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Help needed in buying Dark room equipment


Guest NEIL-D-WILLIAMS
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Guest NEIL-D-WILLIAMS

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Guys

I've been looking at buying darkroom equipment from B&H but its like the blind leading the blind. My plan is to wet print both B&W and color, is the such a thing as a enlarger that can do both Black and white and color.

they also range from 5k to less than 1k, could someone help point me in the right direction for an enlarge, lens, filters and timer for printing up to 36" 

Thanks

Neil

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Neil,

addressing your specific questions.

Yes it is possible to have the one enlarger do both B&W and colour, the colour head is needed though, but this can be used for B&W.

I reckon, unless you know what you are buying, and I suspect you don't (no offense), you might be better trying your hand in a commercial darkroom, one which allows you to go, try and experiment.

My darkroom dates back 50 years, but it is still a work in progress.

Gary

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Guest NEIL-D-WILLIAMS

Mate I did a 7 day devoloping and printing class already so I'm past the basics. I'm going to build the darkroom ~400 sq/ft into the design of my new house in Phuket.

I will probably get most of the gear from eBay with the help of the expert darkroom print expert who taught me the basics.

I know there are going to be comments around knowing the basics after 7 days but I've got broad shoulders so let them squeel

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I think you really just need to get down to real biz and borrow Marvin Odum's private jet and shuttle yer' buttle off to Germany for a couple days to get the custom low down from Fotoimpex. Check out the goods from peeps like Heiland and Deville and then once you got that plump order all kosh, future proof your new dark digs with one of these bad boys from Durst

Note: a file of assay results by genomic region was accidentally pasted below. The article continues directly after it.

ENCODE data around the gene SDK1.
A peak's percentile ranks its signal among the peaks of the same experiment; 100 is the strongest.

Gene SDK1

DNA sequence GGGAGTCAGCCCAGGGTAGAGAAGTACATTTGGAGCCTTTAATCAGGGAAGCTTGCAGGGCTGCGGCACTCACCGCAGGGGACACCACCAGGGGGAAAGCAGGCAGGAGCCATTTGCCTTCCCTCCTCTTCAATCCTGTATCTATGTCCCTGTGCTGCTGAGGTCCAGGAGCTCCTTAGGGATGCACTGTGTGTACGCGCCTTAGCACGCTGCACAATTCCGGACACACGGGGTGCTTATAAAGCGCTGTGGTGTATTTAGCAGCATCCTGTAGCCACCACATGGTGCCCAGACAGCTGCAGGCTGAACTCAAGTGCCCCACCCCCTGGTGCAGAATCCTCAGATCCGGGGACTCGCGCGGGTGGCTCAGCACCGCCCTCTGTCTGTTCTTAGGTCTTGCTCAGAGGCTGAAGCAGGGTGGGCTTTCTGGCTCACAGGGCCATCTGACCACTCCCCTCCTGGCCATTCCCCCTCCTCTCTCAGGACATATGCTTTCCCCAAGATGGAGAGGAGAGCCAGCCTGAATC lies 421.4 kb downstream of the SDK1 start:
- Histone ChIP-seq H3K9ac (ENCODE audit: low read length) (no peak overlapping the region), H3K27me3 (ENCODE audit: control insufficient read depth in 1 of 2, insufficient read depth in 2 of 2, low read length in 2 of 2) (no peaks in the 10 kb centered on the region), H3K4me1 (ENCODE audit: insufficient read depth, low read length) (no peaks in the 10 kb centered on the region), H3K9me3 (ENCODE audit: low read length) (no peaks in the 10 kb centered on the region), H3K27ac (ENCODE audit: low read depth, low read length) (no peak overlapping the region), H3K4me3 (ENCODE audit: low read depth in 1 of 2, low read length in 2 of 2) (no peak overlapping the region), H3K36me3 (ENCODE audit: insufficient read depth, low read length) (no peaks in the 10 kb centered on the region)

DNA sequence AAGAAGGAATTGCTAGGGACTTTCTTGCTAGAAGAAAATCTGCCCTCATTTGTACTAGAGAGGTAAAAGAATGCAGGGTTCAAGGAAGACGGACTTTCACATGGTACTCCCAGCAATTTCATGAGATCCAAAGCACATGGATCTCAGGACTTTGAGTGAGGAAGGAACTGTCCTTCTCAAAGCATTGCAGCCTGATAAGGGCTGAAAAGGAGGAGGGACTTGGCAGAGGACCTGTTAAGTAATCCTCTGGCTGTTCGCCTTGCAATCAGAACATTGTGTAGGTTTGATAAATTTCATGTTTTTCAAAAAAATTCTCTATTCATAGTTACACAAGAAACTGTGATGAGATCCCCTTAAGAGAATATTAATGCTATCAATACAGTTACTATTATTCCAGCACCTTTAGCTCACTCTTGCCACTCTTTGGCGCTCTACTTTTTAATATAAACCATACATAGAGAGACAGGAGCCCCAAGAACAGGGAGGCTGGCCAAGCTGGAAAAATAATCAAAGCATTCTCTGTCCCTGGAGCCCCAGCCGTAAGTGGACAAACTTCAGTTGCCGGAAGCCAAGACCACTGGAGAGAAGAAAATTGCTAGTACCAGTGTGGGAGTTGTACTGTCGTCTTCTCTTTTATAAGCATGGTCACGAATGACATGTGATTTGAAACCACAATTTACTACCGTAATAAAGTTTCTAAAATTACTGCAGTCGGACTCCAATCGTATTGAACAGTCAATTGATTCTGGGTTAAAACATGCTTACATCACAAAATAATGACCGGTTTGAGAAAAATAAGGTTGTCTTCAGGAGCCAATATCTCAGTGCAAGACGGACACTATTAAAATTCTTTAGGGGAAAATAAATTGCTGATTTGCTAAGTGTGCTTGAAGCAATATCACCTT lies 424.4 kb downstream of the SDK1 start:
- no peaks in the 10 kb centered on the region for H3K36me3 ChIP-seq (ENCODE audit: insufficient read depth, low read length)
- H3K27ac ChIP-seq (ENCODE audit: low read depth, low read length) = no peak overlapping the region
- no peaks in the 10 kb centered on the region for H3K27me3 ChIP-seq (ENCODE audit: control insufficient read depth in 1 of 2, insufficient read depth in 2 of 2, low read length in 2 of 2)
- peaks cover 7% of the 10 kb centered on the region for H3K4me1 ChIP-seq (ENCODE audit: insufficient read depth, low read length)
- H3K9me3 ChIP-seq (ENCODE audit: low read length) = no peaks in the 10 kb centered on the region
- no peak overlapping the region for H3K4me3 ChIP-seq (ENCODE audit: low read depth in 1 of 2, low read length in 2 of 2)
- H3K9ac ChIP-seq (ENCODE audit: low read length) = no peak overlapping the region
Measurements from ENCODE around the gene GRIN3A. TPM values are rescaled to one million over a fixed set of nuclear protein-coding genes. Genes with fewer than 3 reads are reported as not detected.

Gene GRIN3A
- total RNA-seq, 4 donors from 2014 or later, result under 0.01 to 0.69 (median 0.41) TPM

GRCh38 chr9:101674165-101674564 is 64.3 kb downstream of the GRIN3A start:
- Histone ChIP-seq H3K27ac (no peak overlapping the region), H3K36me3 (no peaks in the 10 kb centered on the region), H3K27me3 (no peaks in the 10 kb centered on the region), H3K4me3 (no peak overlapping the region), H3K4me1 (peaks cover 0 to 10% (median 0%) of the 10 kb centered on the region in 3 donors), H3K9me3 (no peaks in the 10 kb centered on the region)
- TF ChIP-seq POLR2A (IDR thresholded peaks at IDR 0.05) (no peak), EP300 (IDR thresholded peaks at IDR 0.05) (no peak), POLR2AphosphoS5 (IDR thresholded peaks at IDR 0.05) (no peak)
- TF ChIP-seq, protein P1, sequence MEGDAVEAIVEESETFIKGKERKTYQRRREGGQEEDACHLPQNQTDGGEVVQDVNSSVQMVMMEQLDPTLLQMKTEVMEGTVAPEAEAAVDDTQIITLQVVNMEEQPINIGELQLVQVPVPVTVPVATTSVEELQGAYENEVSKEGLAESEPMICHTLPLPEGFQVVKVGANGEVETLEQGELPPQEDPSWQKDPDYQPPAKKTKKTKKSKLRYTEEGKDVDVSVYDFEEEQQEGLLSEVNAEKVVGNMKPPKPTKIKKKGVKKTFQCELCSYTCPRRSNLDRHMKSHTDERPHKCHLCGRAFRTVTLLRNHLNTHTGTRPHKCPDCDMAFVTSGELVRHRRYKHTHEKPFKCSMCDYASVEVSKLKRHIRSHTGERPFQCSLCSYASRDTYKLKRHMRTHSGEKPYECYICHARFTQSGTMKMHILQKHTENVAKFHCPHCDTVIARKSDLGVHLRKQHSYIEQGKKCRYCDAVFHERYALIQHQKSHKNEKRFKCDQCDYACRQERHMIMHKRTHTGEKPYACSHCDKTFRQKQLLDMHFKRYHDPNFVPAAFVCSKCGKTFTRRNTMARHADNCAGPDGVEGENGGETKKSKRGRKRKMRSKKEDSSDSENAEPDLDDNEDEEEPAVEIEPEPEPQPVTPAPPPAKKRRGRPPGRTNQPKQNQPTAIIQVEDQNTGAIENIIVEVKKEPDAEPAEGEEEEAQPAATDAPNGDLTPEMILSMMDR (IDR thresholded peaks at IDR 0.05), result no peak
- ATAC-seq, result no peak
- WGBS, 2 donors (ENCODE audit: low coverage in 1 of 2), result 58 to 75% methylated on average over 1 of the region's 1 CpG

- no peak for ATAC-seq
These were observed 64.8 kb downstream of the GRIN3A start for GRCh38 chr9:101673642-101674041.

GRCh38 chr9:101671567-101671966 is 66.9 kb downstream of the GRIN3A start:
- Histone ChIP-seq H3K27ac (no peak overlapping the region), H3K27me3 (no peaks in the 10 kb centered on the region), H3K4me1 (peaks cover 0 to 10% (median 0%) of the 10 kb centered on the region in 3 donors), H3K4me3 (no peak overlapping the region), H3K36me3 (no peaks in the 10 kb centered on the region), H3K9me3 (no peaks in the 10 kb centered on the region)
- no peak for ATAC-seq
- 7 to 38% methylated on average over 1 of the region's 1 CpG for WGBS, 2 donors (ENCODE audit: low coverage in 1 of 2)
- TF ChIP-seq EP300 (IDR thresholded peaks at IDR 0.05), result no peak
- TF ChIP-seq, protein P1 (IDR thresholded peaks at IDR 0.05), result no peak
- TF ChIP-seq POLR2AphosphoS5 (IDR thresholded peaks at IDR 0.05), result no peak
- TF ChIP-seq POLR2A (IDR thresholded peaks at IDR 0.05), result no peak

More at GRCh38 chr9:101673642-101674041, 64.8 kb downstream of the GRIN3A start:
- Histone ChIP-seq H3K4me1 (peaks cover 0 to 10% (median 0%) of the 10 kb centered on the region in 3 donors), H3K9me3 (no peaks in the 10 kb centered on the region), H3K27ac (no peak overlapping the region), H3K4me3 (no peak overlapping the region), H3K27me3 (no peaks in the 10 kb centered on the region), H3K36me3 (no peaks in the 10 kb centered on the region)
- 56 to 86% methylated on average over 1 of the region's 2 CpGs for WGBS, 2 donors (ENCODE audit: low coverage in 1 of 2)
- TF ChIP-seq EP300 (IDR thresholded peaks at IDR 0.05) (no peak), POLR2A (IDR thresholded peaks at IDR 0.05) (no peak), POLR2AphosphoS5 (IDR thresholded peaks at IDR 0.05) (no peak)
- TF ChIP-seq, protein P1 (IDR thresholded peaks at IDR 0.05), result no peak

That ought to pull about 20-50K out yer' wallet post haste, you'll be as golden as a Leica M6 Sultan of Brunei circa 92'.

 

Bam!

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Guest NEIL-D-WILLIAMS

I think you really just need to get down to real biz and borrow Marvin Odum's private jet and shuttle yer' buttle off to Germany for a couple days to get the custom low down from Fotoimpex. Check out the goods from peeps like Heiland and Deville and then once you got that plump order all kosh, future proof your new dark digs with one of these bad boys from Durst.

 

That ought to pull about 20-50K out yer' wallet post haste, you'll be as golden as a Leica M6 Sultan of Brunei circa 92'.

 

Bam!

Can you run that by me again as I have no idea what your talking about.

Oh by the way I have a M6 already

 

 

Sent from my iPhone using Tapatalk

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Mate I did a 7 day devoloping and printing class already so I'm past the basics. I'm going to build the darkroom ~400 sq/ft into the design of my new house in Phuket.

I will probably get most of the gear from eBay with the help of the expert darkroom print expert who taught me the basics.

I know there are going to be comments around knowing the basics after 7 days but I've got broad shoulders so let them squeel

Neil,

I fully realise the width of your shoulders, it is one of your positive attributes, truly.

But coming from my side, I'll wager you have very little idea of what colour processing is like.

So, with that in mind, get yourself a good M/F enlarger, with a dichroic head, and get started.